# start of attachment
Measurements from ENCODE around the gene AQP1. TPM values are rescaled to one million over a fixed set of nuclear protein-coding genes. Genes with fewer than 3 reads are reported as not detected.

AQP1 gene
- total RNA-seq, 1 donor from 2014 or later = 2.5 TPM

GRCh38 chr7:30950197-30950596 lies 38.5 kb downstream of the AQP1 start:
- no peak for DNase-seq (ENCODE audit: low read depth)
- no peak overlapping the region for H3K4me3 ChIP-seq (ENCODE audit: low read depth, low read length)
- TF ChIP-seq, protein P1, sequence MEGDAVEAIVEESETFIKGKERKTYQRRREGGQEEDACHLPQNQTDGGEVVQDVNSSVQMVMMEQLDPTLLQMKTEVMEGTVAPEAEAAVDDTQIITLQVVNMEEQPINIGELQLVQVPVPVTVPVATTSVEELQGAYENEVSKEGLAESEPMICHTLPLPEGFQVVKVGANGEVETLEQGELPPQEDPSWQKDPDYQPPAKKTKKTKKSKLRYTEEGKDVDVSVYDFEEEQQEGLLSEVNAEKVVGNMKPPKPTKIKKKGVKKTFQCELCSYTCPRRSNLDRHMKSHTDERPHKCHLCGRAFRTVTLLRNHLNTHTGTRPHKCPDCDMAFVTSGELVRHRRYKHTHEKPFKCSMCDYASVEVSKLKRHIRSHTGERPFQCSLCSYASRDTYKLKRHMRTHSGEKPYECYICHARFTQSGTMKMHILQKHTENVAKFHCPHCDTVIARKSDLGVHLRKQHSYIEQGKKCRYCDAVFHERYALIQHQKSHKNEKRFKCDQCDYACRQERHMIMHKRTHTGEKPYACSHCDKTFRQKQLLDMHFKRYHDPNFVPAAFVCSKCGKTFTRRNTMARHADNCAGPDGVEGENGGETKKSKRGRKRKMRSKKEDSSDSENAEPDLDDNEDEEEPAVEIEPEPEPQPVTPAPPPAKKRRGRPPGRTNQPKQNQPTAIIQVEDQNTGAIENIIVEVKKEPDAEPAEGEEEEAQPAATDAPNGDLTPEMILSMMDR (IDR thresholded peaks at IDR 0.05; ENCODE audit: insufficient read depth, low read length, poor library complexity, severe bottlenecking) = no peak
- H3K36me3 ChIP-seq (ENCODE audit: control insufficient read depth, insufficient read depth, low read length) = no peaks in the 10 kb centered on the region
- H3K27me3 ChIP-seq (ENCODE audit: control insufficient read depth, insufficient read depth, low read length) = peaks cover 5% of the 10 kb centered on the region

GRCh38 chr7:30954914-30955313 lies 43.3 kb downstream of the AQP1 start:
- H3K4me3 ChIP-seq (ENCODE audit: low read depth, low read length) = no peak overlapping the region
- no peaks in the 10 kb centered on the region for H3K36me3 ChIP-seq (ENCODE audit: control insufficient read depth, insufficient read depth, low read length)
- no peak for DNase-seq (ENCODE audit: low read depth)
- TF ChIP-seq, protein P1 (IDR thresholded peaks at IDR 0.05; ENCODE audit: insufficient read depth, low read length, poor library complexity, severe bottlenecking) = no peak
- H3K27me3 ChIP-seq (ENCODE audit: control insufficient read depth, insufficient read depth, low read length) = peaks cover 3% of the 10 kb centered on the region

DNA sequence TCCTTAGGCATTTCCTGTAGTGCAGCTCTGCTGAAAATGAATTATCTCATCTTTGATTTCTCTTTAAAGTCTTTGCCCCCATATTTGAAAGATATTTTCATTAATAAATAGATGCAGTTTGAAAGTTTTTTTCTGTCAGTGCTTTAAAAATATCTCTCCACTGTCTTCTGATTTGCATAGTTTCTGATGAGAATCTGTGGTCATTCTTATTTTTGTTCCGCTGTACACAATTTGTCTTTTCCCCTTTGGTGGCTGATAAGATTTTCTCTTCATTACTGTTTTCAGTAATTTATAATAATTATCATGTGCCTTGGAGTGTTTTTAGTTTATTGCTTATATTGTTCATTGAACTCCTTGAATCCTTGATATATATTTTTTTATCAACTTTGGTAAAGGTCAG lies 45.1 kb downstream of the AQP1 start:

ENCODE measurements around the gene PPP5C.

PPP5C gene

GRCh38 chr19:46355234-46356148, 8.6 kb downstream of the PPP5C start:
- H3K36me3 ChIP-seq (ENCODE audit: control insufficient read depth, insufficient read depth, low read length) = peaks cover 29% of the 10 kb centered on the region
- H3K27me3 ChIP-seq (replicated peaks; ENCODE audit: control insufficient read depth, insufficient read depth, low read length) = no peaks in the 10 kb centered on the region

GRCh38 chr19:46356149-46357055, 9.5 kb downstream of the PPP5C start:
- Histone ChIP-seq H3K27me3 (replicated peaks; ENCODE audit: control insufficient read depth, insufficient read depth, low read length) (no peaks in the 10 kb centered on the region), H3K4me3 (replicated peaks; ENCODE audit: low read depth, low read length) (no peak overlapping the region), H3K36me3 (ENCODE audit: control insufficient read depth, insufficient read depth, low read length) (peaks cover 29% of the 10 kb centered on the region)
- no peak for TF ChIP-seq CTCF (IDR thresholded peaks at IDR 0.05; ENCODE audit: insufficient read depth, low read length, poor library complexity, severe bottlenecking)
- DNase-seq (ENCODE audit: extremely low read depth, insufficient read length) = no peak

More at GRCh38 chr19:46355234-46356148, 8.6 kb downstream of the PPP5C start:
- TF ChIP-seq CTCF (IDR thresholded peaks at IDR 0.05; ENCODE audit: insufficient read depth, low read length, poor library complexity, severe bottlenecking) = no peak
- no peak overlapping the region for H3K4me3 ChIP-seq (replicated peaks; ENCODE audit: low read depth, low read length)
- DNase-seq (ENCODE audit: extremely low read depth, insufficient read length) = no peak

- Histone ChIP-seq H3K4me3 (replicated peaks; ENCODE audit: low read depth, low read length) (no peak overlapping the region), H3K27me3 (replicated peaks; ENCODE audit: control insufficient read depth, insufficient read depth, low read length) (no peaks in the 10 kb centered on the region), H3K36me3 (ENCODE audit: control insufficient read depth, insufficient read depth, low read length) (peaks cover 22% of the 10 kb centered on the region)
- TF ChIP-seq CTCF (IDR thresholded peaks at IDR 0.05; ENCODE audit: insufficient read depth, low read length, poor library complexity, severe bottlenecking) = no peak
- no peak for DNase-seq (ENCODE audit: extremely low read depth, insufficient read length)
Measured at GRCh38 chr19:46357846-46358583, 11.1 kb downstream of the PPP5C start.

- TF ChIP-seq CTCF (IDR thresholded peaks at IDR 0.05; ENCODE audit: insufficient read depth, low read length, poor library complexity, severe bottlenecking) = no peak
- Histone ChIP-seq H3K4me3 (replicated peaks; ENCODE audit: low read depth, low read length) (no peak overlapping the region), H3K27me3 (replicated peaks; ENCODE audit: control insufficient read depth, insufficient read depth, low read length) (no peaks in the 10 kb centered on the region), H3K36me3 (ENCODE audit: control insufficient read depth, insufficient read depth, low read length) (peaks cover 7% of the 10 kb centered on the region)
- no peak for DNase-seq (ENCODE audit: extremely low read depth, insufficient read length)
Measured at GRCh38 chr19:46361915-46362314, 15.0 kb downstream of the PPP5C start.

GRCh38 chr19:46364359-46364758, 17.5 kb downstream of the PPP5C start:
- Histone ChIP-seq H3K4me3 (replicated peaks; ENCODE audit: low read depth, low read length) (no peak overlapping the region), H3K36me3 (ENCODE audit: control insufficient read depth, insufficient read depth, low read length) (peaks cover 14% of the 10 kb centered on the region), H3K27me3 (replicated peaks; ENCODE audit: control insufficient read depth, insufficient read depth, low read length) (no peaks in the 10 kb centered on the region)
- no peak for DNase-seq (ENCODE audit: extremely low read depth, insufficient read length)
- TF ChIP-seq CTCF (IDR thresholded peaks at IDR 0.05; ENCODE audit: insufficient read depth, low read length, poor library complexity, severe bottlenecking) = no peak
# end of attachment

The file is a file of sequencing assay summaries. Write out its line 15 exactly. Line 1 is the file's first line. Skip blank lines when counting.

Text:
- H3K27me3 ChIP-seq (ENCODE audit: control insufficient read depth, insufficient read depth, low read length) = peaks cover 3% of the 10 kb centered on the region